Ohio State Simply At A Higher Level Than Washington

Washington may have proved they could play better than the 15-2 showing they had against Ohio State at the Northwest Challenge, but OSU is simply at a level above UW this season.

Ohio State v. Washington in the 2014 College Championships semifinals.
Photo by CBMT Creative.

University of Washington had a lot to prove in their semifinal against the queens of the game, Ohio State Fever.

Ohio State has reigned wherever they play, from chilly fields in North Carolina to wet battles in Washington. This heavyweight team emerges every year from the otherwise weak Ohio Valley region to impose their near-flawless offense on hopeful teams, and their intuitive, physical defense exploits the smallest windows of opportunity.

Only Central Florida has forced Fever to change their game. Every other team they have played since nationals last year succumbs eventually to the relentless execution from Paige Soper, Cassie Swafford, and their deep roster of players who can catch, throw, and create clutch spaces into which the handlers can drop dimes.

Without set plays, Ohio State’s offense has been tough to study for their opponents: how can one take meaningful notes on the intangible yet evident chemistry between the seven women on the field during any one point? They are unpredictable yet reliable; they turn to instincts and moments of brilliant spontaneity that evolve into unreal bombs from Paige Soper to receivers who magically appear open in space. They work hard, but their cohesion sets their baseline play higher than any other team in the country.

Ohio State stepped to the line with all the chips in their corner: their team was healthy, confident, and playing for their home state. They had a tight knot of loud supporters in their semifinal game, and their play in the semifinal game never diverged from their practiced calm.

15-2.

That is the final score from the last time that Washington Element and Ohio State faced off at the NW Challenge, and these numbers were on Element’s mind going into the semifinal. All season, Element would fall to better teams with big losses that they struggled to fight back from. Once a team takes a healthy lead early, Element would falter to rebound. Their hefty losses to Oregon and Ohio State show a team that’s fought their own mental game up through Regionals.

This weekend Element found a new level for their mental game this weekend. They tapped into a better mental game, emerging victorious from behind in games against UCLA, UC-Santa Barbara, and British Columbia. The mental switch in each game was palpable, particularly in Barbara Hoover’s play. She started games quietly, and then she would suddenly press the gas and surge for Element, launching their comeback.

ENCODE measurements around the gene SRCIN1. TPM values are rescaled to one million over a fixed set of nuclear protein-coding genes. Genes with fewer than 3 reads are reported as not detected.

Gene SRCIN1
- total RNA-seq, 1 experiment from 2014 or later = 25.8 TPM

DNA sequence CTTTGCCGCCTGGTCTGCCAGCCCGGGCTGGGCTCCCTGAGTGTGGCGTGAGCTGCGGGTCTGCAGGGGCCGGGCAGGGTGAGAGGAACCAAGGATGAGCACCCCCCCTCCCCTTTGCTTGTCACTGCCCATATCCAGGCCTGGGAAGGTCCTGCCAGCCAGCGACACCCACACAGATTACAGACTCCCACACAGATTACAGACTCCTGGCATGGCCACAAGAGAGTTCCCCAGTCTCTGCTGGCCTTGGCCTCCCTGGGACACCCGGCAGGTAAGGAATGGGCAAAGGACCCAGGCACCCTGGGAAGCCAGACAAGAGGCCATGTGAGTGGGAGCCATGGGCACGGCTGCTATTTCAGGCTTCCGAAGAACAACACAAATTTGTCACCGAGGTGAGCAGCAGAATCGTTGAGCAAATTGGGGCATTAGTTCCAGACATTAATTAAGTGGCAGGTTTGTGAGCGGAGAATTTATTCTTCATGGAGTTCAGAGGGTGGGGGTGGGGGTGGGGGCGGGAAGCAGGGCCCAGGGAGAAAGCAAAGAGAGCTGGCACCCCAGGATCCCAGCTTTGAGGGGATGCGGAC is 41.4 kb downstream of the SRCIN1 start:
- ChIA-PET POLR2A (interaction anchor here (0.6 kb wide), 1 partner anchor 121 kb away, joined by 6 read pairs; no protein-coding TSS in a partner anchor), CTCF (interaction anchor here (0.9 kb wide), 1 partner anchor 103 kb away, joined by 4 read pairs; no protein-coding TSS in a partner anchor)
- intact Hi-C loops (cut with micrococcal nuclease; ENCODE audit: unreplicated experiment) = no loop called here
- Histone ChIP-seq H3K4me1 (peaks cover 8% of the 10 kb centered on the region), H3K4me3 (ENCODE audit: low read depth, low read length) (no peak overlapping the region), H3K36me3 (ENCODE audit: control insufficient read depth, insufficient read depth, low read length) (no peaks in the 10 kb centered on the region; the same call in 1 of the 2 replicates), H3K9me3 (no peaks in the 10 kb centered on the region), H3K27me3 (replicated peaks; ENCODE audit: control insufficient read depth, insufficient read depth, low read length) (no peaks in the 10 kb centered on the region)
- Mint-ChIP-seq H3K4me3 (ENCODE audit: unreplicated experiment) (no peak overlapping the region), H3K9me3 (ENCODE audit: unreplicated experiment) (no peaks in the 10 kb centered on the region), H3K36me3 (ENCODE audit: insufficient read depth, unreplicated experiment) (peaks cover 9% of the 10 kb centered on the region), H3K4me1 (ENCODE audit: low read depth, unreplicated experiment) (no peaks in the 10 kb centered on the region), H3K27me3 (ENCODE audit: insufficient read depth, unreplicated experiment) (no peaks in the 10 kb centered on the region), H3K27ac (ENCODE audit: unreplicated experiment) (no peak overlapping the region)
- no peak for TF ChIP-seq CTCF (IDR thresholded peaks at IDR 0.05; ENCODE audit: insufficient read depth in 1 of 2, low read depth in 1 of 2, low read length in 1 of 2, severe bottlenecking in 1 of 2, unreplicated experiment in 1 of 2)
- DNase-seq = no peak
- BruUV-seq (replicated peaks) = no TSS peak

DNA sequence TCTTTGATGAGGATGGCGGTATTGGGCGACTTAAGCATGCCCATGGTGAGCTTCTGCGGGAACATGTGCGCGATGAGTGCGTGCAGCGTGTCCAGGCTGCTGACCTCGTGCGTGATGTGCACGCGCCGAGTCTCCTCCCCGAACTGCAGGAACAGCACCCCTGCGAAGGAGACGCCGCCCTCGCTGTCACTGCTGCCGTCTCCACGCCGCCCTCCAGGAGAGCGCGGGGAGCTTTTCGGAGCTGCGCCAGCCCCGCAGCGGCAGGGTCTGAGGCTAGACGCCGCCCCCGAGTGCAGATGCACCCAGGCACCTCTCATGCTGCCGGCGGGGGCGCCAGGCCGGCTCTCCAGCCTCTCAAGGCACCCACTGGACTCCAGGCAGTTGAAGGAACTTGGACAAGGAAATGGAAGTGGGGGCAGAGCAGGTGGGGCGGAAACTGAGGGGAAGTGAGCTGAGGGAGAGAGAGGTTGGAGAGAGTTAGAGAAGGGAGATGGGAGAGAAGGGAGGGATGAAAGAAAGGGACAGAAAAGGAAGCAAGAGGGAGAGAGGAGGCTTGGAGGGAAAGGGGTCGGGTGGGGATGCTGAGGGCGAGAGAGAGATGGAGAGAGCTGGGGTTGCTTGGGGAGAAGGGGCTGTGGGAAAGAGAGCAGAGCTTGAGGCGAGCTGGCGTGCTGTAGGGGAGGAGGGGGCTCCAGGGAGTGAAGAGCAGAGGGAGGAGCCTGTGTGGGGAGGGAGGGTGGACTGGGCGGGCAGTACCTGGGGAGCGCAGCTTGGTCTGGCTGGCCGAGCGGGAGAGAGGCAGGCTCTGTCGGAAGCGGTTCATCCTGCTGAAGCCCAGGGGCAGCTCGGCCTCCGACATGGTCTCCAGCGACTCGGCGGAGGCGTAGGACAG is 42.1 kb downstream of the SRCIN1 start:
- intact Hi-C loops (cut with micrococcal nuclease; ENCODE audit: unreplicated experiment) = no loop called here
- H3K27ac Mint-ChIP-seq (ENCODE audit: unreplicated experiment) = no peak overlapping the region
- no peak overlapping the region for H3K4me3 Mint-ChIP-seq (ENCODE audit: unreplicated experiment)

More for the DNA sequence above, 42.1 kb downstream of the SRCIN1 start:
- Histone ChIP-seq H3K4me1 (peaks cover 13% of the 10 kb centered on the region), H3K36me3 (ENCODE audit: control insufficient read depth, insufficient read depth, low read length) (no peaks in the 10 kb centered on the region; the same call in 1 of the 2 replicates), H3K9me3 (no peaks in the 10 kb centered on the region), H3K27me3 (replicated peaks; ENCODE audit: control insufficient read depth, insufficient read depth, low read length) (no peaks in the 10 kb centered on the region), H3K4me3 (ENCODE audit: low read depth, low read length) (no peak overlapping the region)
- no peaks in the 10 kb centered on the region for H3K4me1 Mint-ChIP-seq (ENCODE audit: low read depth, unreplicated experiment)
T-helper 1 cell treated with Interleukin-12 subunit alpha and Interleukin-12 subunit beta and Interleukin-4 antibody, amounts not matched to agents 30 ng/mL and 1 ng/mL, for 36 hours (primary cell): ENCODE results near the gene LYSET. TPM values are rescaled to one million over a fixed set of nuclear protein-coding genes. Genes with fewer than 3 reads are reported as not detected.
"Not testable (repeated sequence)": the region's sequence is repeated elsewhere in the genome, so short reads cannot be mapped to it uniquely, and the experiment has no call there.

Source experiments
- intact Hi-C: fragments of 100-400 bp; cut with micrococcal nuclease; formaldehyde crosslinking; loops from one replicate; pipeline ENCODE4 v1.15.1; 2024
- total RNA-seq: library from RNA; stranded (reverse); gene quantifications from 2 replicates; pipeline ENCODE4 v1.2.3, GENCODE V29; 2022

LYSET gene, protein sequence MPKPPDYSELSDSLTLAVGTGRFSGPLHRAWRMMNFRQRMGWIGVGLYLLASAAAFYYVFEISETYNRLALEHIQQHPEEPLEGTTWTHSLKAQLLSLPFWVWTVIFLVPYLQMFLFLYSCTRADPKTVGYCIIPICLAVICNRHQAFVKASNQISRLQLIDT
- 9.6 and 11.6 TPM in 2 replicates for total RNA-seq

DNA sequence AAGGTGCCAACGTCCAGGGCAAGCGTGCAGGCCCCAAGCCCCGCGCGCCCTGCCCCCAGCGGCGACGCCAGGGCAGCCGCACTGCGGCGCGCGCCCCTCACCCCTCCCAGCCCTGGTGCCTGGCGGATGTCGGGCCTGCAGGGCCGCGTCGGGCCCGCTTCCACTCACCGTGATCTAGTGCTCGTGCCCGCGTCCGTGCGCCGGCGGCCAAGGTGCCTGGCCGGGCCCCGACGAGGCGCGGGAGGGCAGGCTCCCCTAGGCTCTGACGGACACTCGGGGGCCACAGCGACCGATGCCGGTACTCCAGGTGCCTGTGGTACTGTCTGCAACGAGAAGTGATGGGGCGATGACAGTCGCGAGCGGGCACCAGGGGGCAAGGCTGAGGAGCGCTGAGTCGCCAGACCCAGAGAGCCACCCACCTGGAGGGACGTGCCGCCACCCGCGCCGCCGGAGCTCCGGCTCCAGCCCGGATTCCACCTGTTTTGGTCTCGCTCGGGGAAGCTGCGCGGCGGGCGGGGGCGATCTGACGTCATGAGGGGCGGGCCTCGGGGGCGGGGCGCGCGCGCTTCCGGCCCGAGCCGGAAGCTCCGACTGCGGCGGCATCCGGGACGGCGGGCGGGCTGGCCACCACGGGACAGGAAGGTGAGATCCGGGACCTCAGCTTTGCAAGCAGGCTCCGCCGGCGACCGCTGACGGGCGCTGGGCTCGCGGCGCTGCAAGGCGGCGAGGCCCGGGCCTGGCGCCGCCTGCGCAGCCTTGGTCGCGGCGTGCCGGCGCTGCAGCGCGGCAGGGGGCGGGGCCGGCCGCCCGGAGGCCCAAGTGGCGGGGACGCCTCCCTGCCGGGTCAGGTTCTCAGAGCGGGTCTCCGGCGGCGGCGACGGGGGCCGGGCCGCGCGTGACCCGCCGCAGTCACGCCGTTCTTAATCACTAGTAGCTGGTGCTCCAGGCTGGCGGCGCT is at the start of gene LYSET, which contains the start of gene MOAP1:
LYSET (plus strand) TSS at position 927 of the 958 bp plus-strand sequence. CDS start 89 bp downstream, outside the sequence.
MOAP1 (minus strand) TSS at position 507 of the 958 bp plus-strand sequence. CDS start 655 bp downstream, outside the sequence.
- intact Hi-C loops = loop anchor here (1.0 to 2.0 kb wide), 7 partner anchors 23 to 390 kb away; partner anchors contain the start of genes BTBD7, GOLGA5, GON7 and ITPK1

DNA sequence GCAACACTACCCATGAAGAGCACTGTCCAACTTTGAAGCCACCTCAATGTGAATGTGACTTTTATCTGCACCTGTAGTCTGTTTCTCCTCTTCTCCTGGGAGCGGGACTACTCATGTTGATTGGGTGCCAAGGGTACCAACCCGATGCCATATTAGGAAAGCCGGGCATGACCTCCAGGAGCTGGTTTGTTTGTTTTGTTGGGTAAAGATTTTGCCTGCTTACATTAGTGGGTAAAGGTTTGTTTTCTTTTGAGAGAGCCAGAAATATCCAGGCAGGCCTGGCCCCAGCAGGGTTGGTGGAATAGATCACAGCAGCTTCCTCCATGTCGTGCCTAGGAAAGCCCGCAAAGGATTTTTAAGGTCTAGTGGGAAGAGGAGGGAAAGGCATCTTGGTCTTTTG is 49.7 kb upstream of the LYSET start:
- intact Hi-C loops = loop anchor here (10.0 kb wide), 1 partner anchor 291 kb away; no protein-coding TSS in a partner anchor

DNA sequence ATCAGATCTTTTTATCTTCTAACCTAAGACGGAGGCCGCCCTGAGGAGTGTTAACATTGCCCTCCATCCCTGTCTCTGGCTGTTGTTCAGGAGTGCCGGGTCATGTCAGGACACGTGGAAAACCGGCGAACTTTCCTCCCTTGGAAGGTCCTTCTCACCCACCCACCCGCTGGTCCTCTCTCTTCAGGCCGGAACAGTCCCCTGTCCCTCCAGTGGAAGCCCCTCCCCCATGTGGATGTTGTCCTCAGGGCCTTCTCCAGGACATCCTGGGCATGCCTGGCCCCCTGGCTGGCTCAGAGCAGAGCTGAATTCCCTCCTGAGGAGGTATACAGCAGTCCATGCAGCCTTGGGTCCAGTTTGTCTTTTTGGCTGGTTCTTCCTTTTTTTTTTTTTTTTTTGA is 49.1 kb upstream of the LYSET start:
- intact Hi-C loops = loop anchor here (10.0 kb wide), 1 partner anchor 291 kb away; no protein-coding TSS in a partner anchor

Element’s approach to defense has been to out-grind teams, pressuring long points that tire their opponents. On offense they have the skills to work the disc into the end zone, but their fire stems from Amanda Kostic’s bullets and Barbara Hoover’s backhands.

They began their semifinal game with a chip on their shoulder, ready to prove that they could run with the nation’s best. But their defensive approach couldn’t produce turns against a team as dangerous and high percentage as Ohio State. At times their defense could slow Ohio State’s flow, but Fever has years of practice completing high stall throws, and they don’t grind: they wait patiently to find what they want. In the wind, few of Element’s signature deep looks connected, as Fever had sufficient time to join Element’s receivers under the disc.

Element’s mental game succeeded despite their loss: they fought back from a massive deficit to gain breaks in the middle of the game, and they persevered despite demoralizing points scored against them. They made sure that 15-2 would never happen again. They fell to the overwhelming tsunami that is Ohio State Fever.

Ohio State, on the other hand, will add another notch to their trophy belt. They walked out of the semifinal game with their resume unsullied and their throne untouched.

  1. Katie Raynolds
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    Katie Raynolds took a break from Seattle ultimate to test out the Midwestern scene, but now she's back in the Northwest to investigate this "bubble" she keeps hearing about. She played for Northwestern Gungho, two seasons with Chicago Nemesis, and now plays for Seattle Underground. Katie serves as Ultiworld's Women's D1 College Editor, and is damn proud to cover women's ultimate. You can reach her by email (katie@ultiworld.com) or on Twitter (@kraynolds90).

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